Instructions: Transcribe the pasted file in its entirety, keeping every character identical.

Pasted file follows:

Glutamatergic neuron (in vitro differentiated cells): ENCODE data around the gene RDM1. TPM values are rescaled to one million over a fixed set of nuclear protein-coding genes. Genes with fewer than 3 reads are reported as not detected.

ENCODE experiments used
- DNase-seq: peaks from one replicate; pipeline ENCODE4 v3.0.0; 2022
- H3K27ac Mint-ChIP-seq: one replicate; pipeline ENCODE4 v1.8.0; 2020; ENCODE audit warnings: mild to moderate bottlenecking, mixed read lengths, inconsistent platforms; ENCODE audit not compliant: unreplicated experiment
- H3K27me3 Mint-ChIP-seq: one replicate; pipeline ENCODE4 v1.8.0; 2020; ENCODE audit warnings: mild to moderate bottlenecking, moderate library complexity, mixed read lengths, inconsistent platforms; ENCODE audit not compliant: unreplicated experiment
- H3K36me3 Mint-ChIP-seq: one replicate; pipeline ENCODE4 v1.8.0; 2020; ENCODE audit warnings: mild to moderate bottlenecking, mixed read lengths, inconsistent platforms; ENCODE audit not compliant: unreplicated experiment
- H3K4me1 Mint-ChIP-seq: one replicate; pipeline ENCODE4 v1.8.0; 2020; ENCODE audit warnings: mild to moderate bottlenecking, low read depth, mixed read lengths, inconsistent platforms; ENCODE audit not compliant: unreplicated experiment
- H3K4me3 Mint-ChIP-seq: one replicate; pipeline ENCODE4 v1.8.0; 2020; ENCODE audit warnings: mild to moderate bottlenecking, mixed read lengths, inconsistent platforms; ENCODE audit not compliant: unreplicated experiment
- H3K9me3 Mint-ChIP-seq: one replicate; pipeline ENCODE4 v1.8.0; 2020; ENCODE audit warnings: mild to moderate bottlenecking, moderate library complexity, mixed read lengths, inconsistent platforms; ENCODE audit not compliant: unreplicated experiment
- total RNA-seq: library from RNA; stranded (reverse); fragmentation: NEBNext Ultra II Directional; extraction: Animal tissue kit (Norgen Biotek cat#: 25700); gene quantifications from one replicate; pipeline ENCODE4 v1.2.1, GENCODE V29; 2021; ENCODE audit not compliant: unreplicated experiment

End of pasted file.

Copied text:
Glutamatergic neuron (in vitro differentiated cells): ENCODE data around the gene RDM1. TPM values are rescaled to one million over a fixed set of nuclear protein-coding genes. Genes with fewer than 3 reads are reported as not detected.

ENCODE experiments used
- DNase-seq: peaks from one replicate; pipeline ENCODE4 v3.0.0; 2022
- H3K27ac Mint-ChIP-seq: one replicate; pipeline ENCODE4 v1.8.0; 2020; ENCODE audit warnings: mild to moderate bottlenecking, mixed read lengths, inconsistent platforms; ENCODE audit not compliant: unreplicated experiment
- H3K27me3 Mint-ChIP-seq: one replicate; pipeline ENCODE4 v1.8.0; 2020; ENCODE audit warnings: mild to moderate bottlenecking, moderate library complexity, mixed read lengths, inconsistent platforms; ENCODE audit not compliant: unreplicated experiment
- H3K36me3 Mint-ChIP-seq: one replicate; pipeline ENCODE4 v1.8.0; 2020; ENCODE audit warnings: mild to moderate bottlenecking, mixed read lengths, inconsistent platforms; ENCODE audit not compliant: unreplicated experiment
- H3K4me1 Mint-ChIP-seq: one replicate; pipeline ENCODE4 v1.8.0; 2020; ENCODE audit warnings: mild to moderate bottlenecking, low read depth, mixed read lengths, inconsistent platforms; ENCODE audit not compliant: unreplicated experiment
- H3K4me3 Mint-ChIP-seq: one replicate; pipeline ENCODE4 v1.8.0; 2020; ENCODE audit warnings: mild to moderate bottlenecking, mixed read lengths, inconsistent platforms; ENCODE audit not compliant: unreplicated experiment
- H3K9me3 Mint-ChIP-seq: one replicate; pipeline ENCODE4 v1.8.0; 2020; ENCODE audit warnings: mild to moderate bottlenecking, moderate library complexity, mixed read lengths, inconsistent platforms; ENCODE audit not compliant: unreplicated experiment
- total RNA-seq: library from RNA; stranded (reverse); fragmentation: NEBNext Ultra II Directional; extraction: Animal tissue kit (Norgen Biotek cat#: 25700); gene quantifications from one replicate; pipeline ENCODE4 v1.2.1, GENCODE V29; 2021; ENCODE audit not compliant: unreplicated experiment